If you're not stocking up on inexpensive labels for freezer containers and then freezing fruit, you're wasting a wonderful opportunity to enjoy sunshine in physical form well into the off season. Nothing beats the tangy sweetness of a clementine or orange slice in December, perfectly preserved at its peak of freshness, or a crisp apple in a savory apple pie on a cold day. And let's not even get into enjoying the custardy goodness of a cherimoya, easily the tastiest and most addictive of fruits, at any time of the year.
All it takes is the fruit, some freezer-safe containers, bags, or wrap, and some good write on freezer labels to mark what you've frozen and when.
One good thing about living in the modern age is that we can usually find fruit and vegetables in our grocery stores whatever the time of year. Hothouse operations and importation from foreign countries makes it easy to find peaches in January and cherimoyas in the spring. But let's face it: the prices are outrageous, the carbon footprint to get them to you is large, and who knows if the quality and growing standards in South America are up to par with our country's? So even if you don't grow your own fruits, you can stock up, buying some freezer food labels for identification purposes, then freezing your fruit when it's at its freshest and least expensive. Sure, you can always make jams or jellies, but processing them for freezing is a lot quicker and easier, and freezer labels are cheaper than jars and lids!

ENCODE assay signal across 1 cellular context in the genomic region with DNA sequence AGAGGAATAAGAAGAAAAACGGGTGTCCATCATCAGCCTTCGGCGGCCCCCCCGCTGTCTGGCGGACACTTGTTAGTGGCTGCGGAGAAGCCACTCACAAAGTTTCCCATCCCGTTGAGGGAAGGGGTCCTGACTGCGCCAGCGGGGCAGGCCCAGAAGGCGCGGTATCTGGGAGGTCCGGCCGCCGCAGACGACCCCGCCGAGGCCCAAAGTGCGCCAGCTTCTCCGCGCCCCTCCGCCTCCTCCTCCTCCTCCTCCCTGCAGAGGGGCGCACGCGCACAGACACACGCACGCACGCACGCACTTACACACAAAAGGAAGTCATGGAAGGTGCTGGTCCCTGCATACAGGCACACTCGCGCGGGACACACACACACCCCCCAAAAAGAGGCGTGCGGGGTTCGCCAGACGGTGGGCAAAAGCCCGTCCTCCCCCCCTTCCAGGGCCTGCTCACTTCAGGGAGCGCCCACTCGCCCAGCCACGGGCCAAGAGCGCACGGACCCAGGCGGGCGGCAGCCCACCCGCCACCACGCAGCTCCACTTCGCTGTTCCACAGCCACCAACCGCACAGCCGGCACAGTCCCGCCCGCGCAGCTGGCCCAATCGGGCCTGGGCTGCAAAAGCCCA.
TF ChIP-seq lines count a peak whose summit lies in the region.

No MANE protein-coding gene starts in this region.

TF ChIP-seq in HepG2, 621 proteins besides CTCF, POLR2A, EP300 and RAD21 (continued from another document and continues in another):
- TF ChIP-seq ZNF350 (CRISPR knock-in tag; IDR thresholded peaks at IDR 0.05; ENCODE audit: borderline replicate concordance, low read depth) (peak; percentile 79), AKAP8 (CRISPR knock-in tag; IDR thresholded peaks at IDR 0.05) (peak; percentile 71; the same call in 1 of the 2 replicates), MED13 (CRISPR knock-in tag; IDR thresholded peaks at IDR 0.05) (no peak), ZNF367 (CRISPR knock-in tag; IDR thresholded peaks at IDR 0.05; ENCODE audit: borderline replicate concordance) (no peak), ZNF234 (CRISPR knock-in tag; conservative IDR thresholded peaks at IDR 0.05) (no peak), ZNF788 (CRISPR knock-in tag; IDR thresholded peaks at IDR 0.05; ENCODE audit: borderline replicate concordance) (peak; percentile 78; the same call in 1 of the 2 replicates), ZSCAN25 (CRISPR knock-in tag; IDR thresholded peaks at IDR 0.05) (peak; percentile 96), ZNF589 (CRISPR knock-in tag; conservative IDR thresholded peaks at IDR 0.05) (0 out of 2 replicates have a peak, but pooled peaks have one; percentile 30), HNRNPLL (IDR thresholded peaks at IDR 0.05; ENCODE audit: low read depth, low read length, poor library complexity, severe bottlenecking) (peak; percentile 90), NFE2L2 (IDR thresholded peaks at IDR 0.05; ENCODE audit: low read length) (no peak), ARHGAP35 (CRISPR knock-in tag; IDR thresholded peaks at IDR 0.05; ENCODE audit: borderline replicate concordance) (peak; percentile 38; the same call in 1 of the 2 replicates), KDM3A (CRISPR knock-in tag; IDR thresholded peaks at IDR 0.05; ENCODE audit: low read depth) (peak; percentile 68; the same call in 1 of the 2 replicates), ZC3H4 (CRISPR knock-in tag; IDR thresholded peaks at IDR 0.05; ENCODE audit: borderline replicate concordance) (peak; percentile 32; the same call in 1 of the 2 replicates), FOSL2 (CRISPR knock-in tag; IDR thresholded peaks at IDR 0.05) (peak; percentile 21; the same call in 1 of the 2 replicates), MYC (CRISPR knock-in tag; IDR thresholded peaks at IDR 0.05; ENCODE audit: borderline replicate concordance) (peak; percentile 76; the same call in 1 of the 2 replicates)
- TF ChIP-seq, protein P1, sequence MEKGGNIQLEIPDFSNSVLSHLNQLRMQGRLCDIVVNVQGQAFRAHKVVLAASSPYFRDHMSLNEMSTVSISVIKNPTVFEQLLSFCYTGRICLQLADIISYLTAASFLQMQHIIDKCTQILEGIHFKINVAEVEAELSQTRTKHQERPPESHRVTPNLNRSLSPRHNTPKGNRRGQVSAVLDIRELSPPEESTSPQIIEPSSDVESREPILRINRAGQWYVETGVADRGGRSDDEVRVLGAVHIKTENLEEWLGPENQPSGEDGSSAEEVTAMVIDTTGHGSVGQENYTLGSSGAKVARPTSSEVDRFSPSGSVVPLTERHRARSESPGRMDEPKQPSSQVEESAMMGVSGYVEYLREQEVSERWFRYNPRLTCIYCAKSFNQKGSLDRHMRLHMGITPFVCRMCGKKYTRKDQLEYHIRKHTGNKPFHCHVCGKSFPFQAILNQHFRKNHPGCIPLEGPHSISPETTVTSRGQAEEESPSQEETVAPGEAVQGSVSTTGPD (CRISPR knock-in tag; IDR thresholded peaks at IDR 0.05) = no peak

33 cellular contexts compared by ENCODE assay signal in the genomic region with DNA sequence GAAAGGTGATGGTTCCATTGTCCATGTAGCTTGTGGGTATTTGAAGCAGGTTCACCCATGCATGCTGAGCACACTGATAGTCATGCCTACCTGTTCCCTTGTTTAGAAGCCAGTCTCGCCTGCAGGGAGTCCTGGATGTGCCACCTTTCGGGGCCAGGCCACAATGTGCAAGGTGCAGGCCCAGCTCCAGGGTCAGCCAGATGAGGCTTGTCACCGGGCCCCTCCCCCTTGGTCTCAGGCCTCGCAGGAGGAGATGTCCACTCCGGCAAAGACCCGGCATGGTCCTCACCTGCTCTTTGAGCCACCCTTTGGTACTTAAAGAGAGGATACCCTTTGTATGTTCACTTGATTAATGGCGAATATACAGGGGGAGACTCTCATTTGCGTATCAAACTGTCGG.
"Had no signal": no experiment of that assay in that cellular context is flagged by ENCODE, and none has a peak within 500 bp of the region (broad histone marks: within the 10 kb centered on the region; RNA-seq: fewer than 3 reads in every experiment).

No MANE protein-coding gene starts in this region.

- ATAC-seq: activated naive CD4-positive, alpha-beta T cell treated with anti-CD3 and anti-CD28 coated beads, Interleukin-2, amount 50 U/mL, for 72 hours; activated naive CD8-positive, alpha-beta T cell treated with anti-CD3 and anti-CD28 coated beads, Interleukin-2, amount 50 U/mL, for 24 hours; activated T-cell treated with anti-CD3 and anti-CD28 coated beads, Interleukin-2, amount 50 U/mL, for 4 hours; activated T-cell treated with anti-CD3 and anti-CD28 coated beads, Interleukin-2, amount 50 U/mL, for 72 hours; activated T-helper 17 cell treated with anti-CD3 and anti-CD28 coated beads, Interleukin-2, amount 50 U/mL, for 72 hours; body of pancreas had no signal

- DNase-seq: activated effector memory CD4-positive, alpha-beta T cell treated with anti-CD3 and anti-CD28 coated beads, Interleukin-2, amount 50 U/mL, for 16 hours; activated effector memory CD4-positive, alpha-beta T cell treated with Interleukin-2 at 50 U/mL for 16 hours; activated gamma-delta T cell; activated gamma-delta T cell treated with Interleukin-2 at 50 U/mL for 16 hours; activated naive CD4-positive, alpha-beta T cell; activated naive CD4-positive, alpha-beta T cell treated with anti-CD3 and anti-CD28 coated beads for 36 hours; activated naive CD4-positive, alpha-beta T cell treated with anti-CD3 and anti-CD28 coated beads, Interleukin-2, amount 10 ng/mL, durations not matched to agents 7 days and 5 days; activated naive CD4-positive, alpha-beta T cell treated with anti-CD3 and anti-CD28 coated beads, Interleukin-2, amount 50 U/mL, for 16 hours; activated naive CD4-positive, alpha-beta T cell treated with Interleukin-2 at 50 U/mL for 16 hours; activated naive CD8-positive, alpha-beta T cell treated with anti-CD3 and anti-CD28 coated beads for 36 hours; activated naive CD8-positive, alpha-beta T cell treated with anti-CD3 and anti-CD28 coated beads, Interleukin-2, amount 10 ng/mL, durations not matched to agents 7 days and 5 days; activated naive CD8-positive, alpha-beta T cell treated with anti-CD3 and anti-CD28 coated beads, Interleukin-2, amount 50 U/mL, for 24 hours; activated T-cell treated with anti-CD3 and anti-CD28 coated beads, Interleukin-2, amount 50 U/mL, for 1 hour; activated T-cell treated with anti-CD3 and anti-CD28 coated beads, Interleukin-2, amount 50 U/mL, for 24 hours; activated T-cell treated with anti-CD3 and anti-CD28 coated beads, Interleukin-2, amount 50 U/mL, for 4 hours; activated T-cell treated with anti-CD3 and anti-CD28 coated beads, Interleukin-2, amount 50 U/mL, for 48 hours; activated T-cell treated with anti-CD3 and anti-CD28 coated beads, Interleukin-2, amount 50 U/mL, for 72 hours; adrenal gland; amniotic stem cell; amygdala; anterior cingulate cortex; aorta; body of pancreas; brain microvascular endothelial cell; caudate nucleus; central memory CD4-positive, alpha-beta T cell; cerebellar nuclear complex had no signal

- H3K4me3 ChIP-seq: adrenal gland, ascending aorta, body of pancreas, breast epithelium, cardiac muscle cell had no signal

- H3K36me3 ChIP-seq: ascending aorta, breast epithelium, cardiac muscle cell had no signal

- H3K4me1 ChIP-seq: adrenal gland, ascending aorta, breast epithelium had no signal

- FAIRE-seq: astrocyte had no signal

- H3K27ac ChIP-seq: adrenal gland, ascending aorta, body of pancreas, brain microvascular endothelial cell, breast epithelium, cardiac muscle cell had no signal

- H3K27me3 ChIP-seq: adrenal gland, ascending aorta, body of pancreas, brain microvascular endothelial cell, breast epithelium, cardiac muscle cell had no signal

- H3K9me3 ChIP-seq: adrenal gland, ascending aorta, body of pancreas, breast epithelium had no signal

We recommend chopping, dicing, or slicing larger fruits, while leaving smaller ones, like grapes or berries, intact. Clean them thoroughly and pat dry. Place the individual pieces or small fruits on cookie sheets and freeze them that way. Later, you can put them in plastic bags or containers while they're still frozen solid. This keeps the pieces from freezing together and helps them retain their freshness longer.
As long as you freeze them quickly, frozen fruits are as nutrient-rich as any you've kept in a fruit bowl or left in the refrigerator. Most fruits, including stone fruits, apples, pears, and the like, can be safely frozen for 12 months, which is easy enough to note on your freezer bag stickers. Citrus fruit—oranges, blood oranges, kumquats, tangerines, grapefruit, and their relatives—last for three months frozen. So be sure you buy freezer labels from us to label your packages, and always date them; otherwise, your frozen fruits may languish longer than they should and may not be as yummy as they might have been when you finally pull them out to eat.
Freezer labels to the rescue once again!